A starkly beautiful country on the edge of the Arctic Circle, Iceland is home to glaciers, hot springs, fjords and a growing hipster culture. The warming effects of the Gulf Stream create a climate milder than expected so far north. Conditions are fickle however, so pack a decent jacket for inevitable rainy days. As Icelanders say, “there’s no bad weather, just poor dress choices.”
Here’s how to spend five days in the Land of Fire and Ice.
Day 1: Reykjavík
After landing at Keflavík Airport, take a taxi or shuttle 40 minutes west to Reykjavík. Here, the art deco Hotel Borg has hosted Iceland’s grandest visitors since opening in 1930.
Recover from jet lag with a walk around the city centre’s charming streets. Pass by impressive murals and cottage-like homes painted yellow, red, blue and green while venturing northeast to the ultra-modern Harpa glass concert hall on Reykjavík’s waterfront. It offers unique vantage points to barren mountains across the sea. Then head to Laugavegur — the city’s main street — and explore boutiques like Kiosk selling Icelandic-designed apparel, stylish bars, and restaurants. For more traditional fare, the waterside seafood restaurant Saegreifinn serves fresh lobster soup with bread and butter.
Tip: Visit from September to mid-April to see the Northern Lights. Reykjavík’s Grótta lighthouse is the best place in the city to spot flashing bands of green and pink dancing overhead.
Day 2: Reykjavík – Golden Circle – Reykjavík
Car rentals in Iceland are recommended. Canadian driving licenses are valid for short-term visits and the roads are quiet and easy to navigate. On your way out of the city, pick up flaky croissants and baguette sandwiches from Sandholt bakery on Laugavegur to fuel your journey along the 237-kilometre Golden Circle loop.
Venture east to visit Almannagjá gorge in Thingvellir, where Iceland’s first parliament held meetings over a thousand years ago. The national park is also home to Thingvellir rift valley, an otherworldly 40-metre-deep slash in the earth where the North American and Eurasian continental plates are slowly separating.
In the Haukadalur geothermal valley, hot pools and fumaroles steam in the Geysir Hot Spring Area. Every few minutes, the fountain geyser Strokkur erupts with 30-metre spouts of hot water. Ten kilometres to the west, sunlight brings rainbows along a cascade of waterfalls called Gullfoss, whose name translates to ‘Golden Falls.’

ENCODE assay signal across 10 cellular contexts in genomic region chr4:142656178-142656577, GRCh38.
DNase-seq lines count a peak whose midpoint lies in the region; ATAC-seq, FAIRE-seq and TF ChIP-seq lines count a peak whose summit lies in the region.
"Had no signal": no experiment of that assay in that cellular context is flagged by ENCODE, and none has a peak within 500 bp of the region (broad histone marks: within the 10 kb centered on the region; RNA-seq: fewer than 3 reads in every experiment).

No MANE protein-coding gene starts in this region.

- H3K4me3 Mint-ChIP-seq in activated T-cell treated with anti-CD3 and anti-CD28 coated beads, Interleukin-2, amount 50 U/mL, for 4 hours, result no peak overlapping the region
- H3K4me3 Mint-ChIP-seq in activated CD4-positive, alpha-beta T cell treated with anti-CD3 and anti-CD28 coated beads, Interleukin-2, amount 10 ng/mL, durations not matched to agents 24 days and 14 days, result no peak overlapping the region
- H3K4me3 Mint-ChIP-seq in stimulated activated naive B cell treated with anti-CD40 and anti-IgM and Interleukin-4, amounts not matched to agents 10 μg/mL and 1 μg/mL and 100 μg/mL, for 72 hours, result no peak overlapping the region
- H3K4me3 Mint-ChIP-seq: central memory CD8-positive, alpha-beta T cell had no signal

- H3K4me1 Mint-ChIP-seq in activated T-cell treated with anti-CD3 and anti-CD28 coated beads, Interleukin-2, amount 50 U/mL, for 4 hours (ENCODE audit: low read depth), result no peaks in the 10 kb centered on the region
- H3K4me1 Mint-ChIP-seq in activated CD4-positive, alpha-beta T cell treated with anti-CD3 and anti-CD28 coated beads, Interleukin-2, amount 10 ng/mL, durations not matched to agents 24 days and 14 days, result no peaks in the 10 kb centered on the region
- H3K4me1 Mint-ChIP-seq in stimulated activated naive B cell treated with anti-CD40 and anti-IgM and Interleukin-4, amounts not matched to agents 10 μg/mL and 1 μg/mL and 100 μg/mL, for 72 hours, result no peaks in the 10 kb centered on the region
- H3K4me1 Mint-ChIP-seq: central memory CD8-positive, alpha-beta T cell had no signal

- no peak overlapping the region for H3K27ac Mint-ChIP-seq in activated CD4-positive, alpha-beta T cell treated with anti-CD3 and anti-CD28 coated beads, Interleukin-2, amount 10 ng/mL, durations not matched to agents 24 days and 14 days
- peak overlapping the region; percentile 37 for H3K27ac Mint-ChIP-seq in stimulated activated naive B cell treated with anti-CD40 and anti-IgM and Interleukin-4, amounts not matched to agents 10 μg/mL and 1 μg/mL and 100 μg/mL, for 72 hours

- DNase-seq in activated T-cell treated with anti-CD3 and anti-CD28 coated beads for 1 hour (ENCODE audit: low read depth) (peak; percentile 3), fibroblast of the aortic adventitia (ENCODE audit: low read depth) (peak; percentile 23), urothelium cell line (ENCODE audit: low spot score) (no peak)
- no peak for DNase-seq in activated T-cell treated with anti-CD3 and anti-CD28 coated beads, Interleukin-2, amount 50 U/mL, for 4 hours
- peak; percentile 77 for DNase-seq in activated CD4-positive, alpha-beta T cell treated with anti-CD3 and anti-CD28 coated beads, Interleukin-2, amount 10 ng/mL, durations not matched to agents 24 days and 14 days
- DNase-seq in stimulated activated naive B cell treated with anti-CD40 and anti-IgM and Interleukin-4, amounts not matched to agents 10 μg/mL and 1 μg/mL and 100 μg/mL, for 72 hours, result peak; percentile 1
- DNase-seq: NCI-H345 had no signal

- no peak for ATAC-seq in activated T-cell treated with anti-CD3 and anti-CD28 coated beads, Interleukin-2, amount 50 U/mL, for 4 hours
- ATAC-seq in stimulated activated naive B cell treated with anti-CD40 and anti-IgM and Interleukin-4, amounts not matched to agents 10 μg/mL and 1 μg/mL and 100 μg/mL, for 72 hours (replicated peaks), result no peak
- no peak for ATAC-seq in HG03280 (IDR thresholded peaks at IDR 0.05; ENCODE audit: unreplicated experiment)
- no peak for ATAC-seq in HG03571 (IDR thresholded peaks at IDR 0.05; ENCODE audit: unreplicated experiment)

The Gullfoss café serves a decent lamb soup. But if you can wait for the 90-minute return to Reykjavík, head to Fish Company for an excellent Nordic/Icelandic seafood dinner among candles and copper lamps.
Day 3: Reykjavík – Vík
Pass glacial rivers and lava fields driving southeast along the island’s Ring Road to Eyjafjallajökull — the volcano whose giant ash clouds brought European air traffic to a halt six years ago. Break up the two-and-a-half hour drive with stops at the Seljalandsfoss and Skógafoss waterfalls. Just before your arrival in Vík (population 300) pop into Skógar Folk Museum to experience Icelandic living, 1890s style.
IcelandAir Hotel Vik offers modern, light-filled rooms. Go horseback riding on the village beach or embark on a moody walk along Reynisfjara. Its lava sand, basalt stacks, and troll-like rock formations sticking out of the ocean make it one of the most unique and beautiful beaches in the world. Summertime brings breeding puffins to cliffs west of the beach.
For dinner, head to Halldorskaffi (closed Sundays) for home-style cooking: gravlax, fillet of lamb, and traditional skyr cake for dessert.
Day 4: Vík – Jökulsárlón Glacier Lagoon – Reykjavík
EEnjoy breakfast at the hotel before a 40-minute drive to the Jökulsárlon glacier lagoon at the edge of Vatnajökull National Park. Zodiac boat tours run from June to September for a closer look at the glittering blue icebergs. In the wintertime, ice caves form in the glaciers here. Book a guided tour well in advance to explore these impressive formations. Or visit Diamond Beach where icebergs wash up ashore like giant jewels while seals lap the water.
Day 5: Reykjavík – Blue Lagoon – Keflavík
Spend your last day in Iceland exploring Reykjavík’s cultural institutions. The acclaimed National Museum and Saga Museum offer glimpses into Viking culture while the Space Shuttle-like Hallgrímskirkja church, the most iconic building in the capital, affords 360-degree views from the top of its curved tower.
A trip to Iceland isn’t complete without a dip into its many thermal pools. The water at Nauthólsvík Geothermal Beach, a perfect crescent of golden sand on the capital’s fringe, is heated to a comfortable 18-to-20 degrees in the summer. Alternatively, on your drive through the Reykjanes Peninsula back to the airport, stop at the Blue Lagoon. The milky blue water and mineral-rich silt at the bottom of the pool is full of skin-conditioning properties.
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